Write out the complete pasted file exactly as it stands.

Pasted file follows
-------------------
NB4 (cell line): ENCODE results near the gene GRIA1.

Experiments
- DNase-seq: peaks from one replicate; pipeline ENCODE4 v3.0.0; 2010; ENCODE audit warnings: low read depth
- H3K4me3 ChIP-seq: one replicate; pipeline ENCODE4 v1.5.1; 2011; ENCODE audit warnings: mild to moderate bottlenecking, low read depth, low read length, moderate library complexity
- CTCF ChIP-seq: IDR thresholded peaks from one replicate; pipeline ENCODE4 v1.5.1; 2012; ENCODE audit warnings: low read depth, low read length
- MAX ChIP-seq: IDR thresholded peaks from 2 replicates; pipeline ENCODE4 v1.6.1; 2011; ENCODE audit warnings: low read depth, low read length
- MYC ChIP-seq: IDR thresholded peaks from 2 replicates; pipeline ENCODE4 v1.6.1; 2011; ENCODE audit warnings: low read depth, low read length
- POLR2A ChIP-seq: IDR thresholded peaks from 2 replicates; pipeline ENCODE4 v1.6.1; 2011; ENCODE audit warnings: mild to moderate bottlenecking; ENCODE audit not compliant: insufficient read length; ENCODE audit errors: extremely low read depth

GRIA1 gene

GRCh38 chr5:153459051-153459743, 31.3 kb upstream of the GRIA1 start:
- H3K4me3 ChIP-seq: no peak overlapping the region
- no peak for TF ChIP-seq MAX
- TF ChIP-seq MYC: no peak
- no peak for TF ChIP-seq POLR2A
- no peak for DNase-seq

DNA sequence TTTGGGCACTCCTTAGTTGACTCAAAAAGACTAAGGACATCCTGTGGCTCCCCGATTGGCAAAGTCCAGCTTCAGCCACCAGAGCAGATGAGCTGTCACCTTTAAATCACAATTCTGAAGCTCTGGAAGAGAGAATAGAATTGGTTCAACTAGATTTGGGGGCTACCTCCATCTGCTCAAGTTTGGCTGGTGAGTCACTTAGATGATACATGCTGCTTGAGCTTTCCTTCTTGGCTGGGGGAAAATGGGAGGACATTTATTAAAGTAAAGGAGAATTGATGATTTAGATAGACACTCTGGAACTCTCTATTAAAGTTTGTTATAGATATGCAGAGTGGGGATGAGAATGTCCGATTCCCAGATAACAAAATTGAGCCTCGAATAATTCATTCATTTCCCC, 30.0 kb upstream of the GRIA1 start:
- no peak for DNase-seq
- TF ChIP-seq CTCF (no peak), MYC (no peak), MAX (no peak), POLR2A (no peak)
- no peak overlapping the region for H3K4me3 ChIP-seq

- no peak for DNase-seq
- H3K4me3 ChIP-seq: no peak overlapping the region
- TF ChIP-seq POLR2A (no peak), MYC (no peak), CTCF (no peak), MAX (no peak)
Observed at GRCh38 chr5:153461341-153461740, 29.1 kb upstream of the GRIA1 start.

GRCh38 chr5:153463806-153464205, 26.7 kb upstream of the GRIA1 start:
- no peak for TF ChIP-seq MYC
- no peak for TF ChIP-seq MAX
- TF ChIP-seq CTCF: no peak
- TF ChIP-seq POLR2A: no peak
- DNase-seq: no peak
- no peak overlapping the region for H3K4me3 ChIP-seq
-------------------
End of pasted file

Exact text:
NB4 (cell line): ENCODE results near the gene GRIA1.

Experiments
- DNase-seq: peaks from one replicate; pipeline ENCODE4 v3.0.0; 2010; ENCODE audit warnings: low read depth
- H3K4me3 ChIP-seq: one replicate; pipeline ENCODE4 v1.5.1; 2011; ENCODE audit warnings: mild to moderate bottlenecking, low read depth, low read length, moderate library complexity
- CTCF ChIP-seq: IDR thresholded peaks from one replicate; pipeline ENCODE4 v1.5.1; 2012; ENCODE audit warnings: low read depth, low read length
- MAX ChIP-seq: IDR thresholded peaks from 2 replicates; pipeline ENCODE4 v1.6.1; 2011; ENCODE audit warnings: low read depth, low read length
- MYC ChIP-seq: IDR thresholded peaks from 2 replicates; pipeline ENCODE4 v1.6.1; 2011; ENCODE audit warnings: low read depth, low read length
- POLR2A ChIP-seq: IDR thresholded peaks from 2 replicates; pipeline ENCODE4 v1.6.1; 2011; ENCODE audit warnings: mild to moderate bottlenecking; ENCODE audit not compliant: insufficient read length; ENCODE audit errors: extremely low read depth

GRIA1 gene

GRCh38 chr5:153459051-153459743, 31.3 kb upstream of the GRIA1 start:
- H3K4me3 ChIP-seq: no peak overlapping the region
- no peak for TF ChIP-seq MAX
- TF ChIP-seq MYC: no peak
- no peak for TF ChIP-seq POLR2A
- no peak for DNase-seq

DNA sequence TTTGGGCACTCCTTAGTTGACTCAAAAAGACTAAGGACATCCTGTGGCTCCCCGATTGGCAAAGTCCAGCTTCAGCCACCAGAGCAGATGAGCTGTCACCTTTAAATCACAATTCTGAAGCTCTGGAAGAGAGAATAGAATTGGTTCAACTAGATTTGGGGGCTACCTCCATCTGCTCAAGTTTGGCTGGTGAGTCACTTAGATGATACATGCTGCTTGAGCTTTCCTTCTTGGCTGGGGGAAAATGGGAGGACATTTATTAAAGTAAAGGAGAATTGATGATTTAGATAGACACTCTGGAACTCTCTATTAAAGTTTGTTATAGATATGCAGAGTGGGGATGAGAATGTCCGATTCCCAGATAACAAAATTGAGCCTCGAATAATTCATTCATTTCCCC, 30.0 kb upstream of the GRIA1 start:
- no peak for DNase-seq
- TF ChIP-seq CTCF (no peak), MYC (no peak), MAX (no peak), POLR2A (no peak)
- no peak overlapping the region for H3K4me3 ChIP-seq

- no peak for DNase-seq
- H3K4me3 ChIP-seq: no peak overlapping the region
- TF ChIP-seq POLR2A (no peak), MYC (no peak), CTCF (no peak), MAX (no peak)
Observed at GRCh38 chr5:153461341-153461740, 29.1 kb upstream of the GRIA1 start.

GRCh38 chr5:153463806-153464205, 26.7 kb upstream of the GRIA1 start:
- no peak for TF ChIP-seq MYC
- no peak for TF ChIP-seq MAX
- TF ChIP-seq CTCF: no peak
- TF ChIP-seq POLR2A: no peak
- DNase-seq: no peak
- no peak overlapping the region for H3K4me3 ChIP-seq